Campaigns using social media to reach voters

Campaigns using social media to reach voters

The second Republican presidential debate is Wednesday night, and more than ever before—a growing number of people will be following along and weighing in on social media.

INDIANAPOLIS — The second Republican presidential debate is Wednesday night, and more than ever before—a growing number of people will be following along and weighing in on social media.

The use of social media was seen by campaigns as a novelty in the 2008 presidential election. Now, it is a necessity, especially platforms like Facebook and Twitter. But, more of the candidates are expanding their footprint on social media to connect with potential voters on platforms like Instagram, Pinterest and Snapchat.

“I follow a lot of candidates, none so specifically. I am trying to get a broad overview rather than following a specific candidate or their platform,” Ball State student Mark Rawlins said.

“We watch the debate itself, so we can get a first-hand account of what they think, because you can put anything you want to put in pictures and on social media but when they’re actually asking them questions first-hand, that’s what we prefer to watch,” Ball State student Shenika Walker said.

But, Assistant Political Science Professor Brandon Waite says that’s no longer the case. He argues that candidates are targeting a broader audience with their videos and “throwback” photos.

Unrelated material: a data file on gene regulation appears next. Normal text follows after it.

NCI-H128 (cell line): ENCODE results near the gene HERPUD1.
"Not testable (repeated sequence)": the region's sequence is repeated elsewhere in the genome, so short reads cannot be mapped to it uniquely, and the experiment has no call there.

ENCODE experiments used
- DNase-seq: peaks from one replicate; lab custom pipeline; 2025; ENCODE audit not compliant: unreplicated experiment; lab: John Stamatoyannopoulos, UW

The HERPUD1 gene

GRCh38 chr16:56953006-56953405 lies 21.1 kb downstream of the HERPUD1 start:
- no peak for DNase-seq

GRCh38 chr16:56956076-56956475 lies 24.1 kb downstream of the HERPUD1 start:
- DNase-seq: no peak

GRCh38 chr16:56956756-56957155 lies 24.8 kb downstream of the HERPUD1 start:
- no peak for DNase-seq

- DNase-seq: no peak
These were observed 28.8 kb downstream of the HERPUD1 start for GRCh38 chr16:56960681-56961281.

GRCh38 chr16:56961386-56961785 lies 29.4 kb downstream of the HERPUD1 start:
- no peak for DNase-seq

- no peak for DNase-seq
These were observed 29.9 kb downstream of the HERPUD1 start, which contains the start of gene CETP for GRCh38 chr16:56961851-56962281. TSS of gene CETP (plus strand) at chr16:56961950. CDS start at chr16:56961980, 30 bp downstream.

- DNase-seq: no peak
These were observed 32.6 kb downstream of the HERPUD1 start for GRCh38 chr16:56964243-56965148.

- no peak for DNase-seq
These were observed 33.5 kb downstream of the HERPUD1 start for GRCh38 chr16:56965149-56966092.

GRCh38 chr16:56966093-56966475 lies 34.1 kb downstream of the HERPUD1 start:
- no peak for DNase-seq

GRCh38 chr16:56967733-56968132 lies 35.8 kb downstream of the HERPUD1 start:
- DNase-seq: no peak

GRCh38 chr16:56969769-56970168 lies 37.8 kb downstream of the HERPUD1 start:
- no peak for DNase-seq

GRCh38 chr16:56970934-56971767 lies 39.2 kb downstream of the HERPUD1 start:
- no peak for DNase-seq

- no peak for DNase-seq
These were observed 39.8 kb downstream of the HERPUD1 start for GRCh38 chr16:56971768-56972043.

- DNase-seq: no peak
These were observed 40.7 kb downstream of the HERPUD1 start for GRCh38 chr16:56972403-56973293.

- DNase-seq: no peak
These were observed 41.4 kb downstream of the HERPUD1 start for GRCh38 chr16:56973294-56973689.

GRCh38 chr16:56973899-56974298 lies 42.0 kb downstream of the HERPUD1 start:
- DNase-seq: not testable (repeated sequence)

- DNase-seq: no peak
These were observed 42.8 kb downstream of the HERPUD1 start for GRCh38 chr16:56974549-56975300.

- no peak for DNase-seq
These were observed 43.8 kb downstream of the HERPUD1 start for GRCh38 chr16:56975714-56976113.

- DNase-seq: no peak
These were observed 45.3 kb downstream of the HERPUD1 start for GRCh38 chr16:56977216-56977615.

“We might know a candidate, but we don’t know who they are. Or they’re trying to reshape our perceptions. Not only are these networks good for getting their name out, it’s also good for branding and image development,” Waite said.

Take a selfie, for example.

“If Hillary Clinton wants to start appearing more authentic, more laid back, more in touch with the people, taking selfies with voters is a way of shaping that image.”

Waite said retweets, likes, follows and shares have become meaningful metrics for campaigns. He said the interactions translate to votes, although not on a one-on-one ratio.

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“Tonight the debate won’t even be over but we’ll have a sense of who’s ahead, who’s behind, who had the best line, because people will quote the line and you’ll have a bunch of retweets,” Waite said.

One-sixth of registered voters follow candidates, elected officials or political parties on social media, according to the Pew Research Center.

It’s also becoming a fundraising tool. In the last 24 hours, Twitter announced the ability to donate to candidates through a tweet.

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